The APFC controller (Infineon ICE2PCS02G) handles OCP (Over Current Protection) and UVP (Under Voltage Protection) on the AC side, protecting the unit from brownouts and pulling too much power from the wall.
DC OCP (Over Current Protection), OVP (Over Voltage Protection) and UVP (Under Voltage Protection) is handled by both the DC-DC controller (APW7159C) and the protection IC (WT7527RA).
OTP (Over Temperature Protection) is handled by either the fan controller (APW9010) or DC-DC controller (APW7159C), but I haven’t traced this back myself, these are estimates based off the datasheet.
SCP (Short Circuit Protection) seems to be handled by the protection IC (WT7527RA), though it could be the case that other controllers are supervising this as well.
FSP went with a really nice DC-DC controller here, only having to use a single one instead of the often used two lower end controllers on PSUs. Both are totally valid ways to achieve the same end goal, but a more overkill one like this also allows to integrate things like Over Temperature Protection straight into the controller. The APFC controller is rather old, but doesn’t lack anything noteworthy from what I could see and outside of just having a single OCP channel on 12V, where at this wattage I prefer to have multiple, I have nothing to complain here. Solid setup, just lacking multirail for my own liking.
|Platform||HG2-1000 gen. 5 rev. 3|
|Input Voltage||100-240 VAC|
|Primary Converter||APFC Half-Bridge LLC|
|Fan||Protechnic Electric MGA12012XF-O25 (ZP series G)|
|Bearing||Fluid Dynamic Bearing (FDB)|
|PCB Type||Double sided|
|Bulk Capacitor(s)||1x Nippon Chemi-Con KHS (450V, 680uf, 105C)|
|Bridge Rectifiers||2x HY GBJ2506 (600V, 25A @ 100°C)|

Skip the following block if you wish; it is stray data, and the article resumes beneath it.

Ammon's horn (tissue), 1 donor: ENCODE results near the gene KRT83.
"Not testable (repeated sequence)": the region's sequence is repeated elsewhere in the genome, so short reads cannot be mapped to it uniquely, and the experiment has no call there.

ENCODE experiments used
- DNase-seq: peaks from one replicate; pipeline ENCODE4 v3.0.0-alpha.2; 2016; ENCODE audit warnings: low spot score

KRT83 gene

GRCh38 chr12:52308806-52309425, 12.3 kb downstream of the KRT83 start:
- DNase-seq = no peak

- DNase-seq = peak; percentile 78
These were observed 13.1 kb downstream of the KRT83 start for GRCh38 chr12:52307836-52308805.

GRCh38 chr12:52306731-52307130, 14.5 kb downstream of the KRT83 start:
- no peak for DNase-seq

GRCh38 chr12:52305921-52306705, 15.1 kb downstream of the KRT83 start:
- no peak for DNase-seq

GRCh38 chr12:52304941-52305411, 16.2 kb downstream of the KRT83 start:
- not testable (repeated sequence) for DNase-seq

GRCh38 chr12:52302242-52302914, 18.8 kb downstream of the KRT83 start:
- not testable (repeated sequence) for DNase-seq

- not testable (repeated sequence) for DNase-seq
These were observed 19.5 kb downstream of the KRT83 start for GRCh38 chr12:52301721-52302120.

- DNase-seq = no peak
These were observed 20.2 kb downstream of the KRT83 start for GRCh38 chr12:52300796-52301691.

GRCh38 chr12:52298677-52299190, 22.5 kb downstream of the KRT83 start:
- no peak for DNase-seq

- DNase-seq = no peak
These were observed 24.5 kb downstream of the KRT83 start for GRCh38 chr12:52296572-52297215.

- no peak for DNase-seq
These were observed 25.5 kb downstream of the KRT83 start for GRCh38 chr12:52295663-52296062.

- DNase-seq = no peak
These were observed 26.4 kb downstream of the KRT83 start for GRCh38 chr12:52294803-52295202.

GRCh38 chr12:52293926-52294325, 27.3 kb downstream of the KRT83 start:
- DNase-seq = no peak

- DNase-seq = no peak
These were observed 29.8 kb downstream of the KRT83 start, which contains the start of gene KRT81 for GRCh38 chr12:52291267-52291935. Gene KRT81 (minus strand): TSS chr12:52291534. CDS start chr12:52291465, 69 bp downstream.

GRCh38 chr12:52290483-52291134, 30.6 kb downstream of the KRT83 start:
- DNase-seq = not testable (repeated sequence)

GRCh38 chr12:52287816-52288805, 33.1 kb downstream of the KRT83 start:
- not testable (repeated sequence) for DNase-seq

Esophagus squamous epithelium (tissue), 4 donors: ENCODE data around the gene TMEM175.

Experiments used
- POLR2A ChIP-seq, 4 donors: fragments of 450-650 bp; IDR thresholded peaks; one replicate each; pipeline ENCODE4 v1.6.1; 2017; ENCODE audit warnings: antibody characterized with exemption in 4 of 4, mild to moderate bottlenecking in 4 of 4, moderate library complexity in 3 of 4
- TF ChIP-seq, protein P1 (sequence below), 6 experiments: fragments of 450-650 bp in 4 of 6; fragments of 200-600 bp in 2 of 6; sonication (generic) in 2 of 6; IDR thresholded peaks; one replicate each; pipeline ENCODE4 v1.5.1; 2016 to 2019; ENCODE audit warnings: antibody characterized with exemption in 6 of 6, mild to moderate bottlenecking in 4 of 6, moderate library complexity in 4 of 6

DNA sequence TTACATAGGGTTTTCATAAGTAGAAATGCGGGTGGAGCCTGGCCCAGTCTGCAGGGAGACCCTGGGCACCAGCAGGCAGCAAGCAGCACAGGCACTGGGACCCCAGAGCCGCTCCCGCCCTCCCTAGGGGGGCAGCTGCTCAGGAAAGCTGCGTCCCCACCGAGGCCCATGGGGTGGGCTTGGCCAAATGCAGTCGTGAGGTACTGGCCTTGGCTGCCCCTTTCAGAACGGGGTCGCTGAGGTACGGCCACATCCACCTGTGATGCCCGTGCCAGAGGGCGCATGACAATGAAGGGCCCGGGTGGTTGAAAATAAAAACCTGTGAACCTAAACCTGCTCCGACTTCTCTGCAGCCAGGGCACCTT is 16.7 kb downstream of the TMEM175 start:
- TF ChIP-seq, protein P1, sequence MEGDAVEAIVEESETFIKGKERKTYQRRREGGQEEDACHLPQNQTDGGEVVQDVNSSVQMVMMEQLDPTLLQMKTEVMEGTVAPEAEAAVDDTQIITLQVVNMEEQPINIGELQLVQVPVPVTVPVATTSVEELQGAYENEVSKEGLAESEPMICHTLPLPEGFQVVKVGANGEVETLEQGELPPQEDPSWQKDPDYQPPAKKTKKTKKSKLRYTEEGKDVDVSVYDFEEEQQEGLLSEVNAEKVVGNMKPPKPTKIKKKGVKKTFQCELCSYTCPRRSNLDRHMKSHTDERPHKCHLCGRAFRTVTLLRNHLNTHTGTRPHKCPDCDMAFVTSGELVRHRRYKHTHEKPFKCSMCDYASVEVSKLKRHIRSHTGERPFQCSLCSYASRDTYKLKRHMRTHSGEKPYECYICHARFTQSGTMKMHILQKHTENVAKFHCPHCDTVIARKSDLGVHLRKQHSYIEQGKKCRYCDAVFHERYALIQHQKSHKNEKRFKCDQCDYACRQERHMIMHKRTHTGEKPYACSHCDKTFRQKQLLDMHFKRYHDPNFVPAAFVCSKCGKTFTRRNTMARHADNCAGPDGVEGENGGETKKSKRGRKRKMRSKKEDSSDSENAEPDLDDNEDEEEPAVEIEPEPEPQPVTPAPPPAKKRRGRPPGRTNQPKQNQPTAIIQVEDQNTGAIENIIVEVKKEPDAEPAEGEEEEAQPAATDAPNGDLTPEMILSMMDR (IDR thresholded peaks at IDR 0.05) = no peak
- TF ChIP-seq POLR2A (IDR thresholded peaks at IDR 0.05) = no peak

|APFC MOSFETs||2x Infineon IPA60R120P7 (600V, 16A @ 100C)|
|APFC Boost Diode||1x CREE C3D08060A (600V, 8A @ 150C)|
|APFC Controller||Infineon ICE2PCS02G*|
|LLC Resonant Controller||Champion CM6901T2X*|
|Main Switches||2x Magnachip MMFT60R115PC (600V, 20.9A @ 100C)|
|12v MOSFETs||6x Infineon BSC014N04LSI (40V, 123A @ 100C)*|
|DC-DC Converters||6x NEC 2SK3062-ZJ (60V, 70A)|
|DC-DC Controller||Anpec APW7159C*|
|Supervisor IC||Weltrend WT7527RA|
|Fan controller||Anpec APW9010*|
|5VSB Rectifier||1x CET CEF04N7G (700V, 4A)|
|1x PFC P15L50SP SBR (50V, 15A)|
Just four screws on the side later, I can reveal the internals…
The Hydro G Pro ATX 3.0 is made by well… FSP! While not all OEMs use their own production lines for all of their units (Seasonic, Superflower, Cougar (HEC)), I’m yet to see an FSP unit that isn’t designed and assembled in their own factories. It uses the same base platform as the regular Hydro G pro, but as main change uses six Infineon BSC014N04LSI MOSFETs for 12V compared to the weaker Toshiba TPH1R306PL MOSFETs used on the Hydro G pro. Other parts seem to have stayed the same, but given there’s only one review that details the parts used, it’s hard to say if changes over time have been made or if parts not mentioned in said review are changed for the ATX 3.0 version.
An issue worth noting with identifying some of the parts here, is that multiple parts aren’t printed or have been covered with something that looks to be resin of some sort. I was unable to identify these parts even after scratching the resin off and cleaning it with IPA, so these are based off Aris’ review over at hwbusters. These parts are marked with a star at the end.
FSP went out of their way to source a fan from Protechnic Electric, a fan manufacturer mainly known for server grade fans, and are definitely a nice choice to see here. They’re far from cheap, but offer great reliability. A very respectable choice here, well above the average.